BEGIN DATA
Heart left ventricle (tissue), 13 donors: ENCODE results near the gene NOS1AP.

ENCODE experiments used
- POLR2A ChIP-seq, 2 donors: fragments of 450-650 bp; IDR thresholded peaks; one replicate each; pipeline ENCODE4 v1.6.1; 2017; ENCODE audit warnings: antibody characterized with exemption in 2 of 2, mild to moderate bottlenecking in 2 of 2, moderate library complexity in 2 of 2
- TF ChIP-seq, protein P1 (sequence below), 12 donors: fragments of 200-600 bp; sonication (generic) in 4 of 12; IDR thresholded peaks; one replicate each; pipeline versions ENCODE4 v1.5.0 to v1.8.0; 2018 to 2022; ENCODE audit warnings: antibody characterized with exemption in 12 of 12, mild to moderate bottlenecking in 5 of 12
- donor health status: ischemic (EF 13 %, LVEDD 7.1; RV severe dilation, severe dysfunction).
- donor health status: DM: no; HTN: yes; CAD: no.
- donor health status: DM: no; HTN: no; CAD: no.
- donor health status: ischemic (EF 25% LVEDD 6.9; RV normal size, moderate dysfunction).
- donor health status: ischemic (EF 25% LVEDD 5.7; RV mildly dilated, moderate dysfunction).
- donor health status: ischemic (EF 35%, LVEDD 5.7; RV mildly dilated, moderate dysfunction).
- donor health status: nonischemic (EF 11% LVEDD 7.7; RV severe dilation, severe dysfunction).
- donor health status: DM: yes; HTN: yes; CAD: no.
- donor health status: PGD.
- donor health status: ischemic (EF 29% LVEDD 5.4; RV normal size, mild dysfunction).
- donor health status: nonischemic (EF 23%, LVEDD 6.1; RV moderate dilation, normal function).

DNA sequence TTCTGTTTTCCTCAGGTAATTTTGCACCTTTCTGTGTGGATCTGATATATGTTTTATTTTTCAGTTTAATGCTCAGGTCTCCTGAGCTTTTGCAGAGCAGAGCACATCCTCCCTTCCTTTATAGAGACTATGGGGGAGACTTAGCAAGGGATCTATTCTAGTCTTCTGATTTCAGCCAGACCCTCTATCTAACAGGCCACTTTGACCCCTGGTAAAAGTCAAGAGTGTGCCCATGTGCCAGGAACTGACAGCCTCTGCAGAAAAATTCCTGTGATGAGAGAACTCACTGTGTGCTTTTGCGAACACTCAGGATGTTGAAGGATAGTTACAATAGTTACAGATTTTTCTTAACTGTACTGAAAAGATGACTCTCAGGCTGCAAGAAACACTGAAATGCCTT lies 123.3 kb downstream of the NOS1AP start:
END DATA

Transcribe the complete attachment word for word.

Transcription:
Heart left ventricle (tissue), 13 donors: ENCODE results near the gene NOS1AP.

ENCODE experiments used
- POLR2A ChIP-seq, 2 donors: fragments of 450-650 bp; IDR thresholded peaks; one replicate each; pipeline ENCODE4 v1.6.1; 2017; ENCODE audit warnings: antibody characterized with exemption in 2 of 2, mild to moderate bottlenecking in 2 of 2, moderate library complexity in 2 of 2
- TF ChIP-seq, protein P1 (sequence below), 12 donors: fragments of 200-600 bp; sonication (generic) in 4 of 12; IDR thresholded peaks; one replicate each; pipeline versions ENCODE4 v1.5.0 to v1.8.0; 2018 to 2022; ENCODE audit warnings: antibody characterized with exemption in 12 of 12, mild to moderate bottlenecking in 5 of 12
- donor health status: ischemic (EF 13 %, LVEDD 7.1; RV severe dilation, severe dysfunction).
- donor health status: DM: no; HTN: yes; CAD: no.
- donor health status: DM: no; HTN: no; CAD: no.
- donor health status: ischemic (EF 25% LVEDD 6.9; RV normal size, moderate dysfunction).
- donor health status: ischemic (EF 25% LVEDD 5.7; RV mildly dilated, moderate dysfunction).
- donor health status: ischemic (EF 35%, LVEDD 5.7; RV mildly dilated, moderate dysfunction).
- donor health status: nonischemic (EF 11% LVEDD 7.7; RV severe dilation, severe dysfunction).
- donor health status: DM: yes; HTN: yes; CAD: no.
- donor health status: PGD.
- donor health status: ischemic (EF 29% LVEDD 5.4; RV normal size, mild dysfunction).
- donor health status: nonischemic (EF 23%, LVEDD 6.1; RV moderate dilation, normal function).

DNA sequence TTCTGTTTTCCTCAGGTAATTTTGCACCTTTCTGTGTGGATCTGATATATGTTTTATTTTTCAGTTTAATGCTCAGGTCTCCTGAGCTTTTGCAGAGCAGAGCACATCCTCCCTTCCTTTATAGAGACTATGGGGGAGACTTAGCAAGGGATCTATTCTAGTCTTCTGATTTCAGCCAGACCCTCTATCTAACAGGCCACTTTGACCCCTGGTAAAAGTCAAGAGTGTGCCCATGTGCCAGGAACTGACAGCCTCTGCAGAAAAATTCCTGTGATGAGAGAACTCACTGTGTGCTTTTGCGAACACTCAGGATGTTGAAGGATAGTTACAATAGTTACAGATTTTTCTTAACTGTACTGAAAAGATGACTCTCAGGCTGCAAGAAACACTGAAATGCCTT lies 123.3 kb downstream of the NOS1AP start: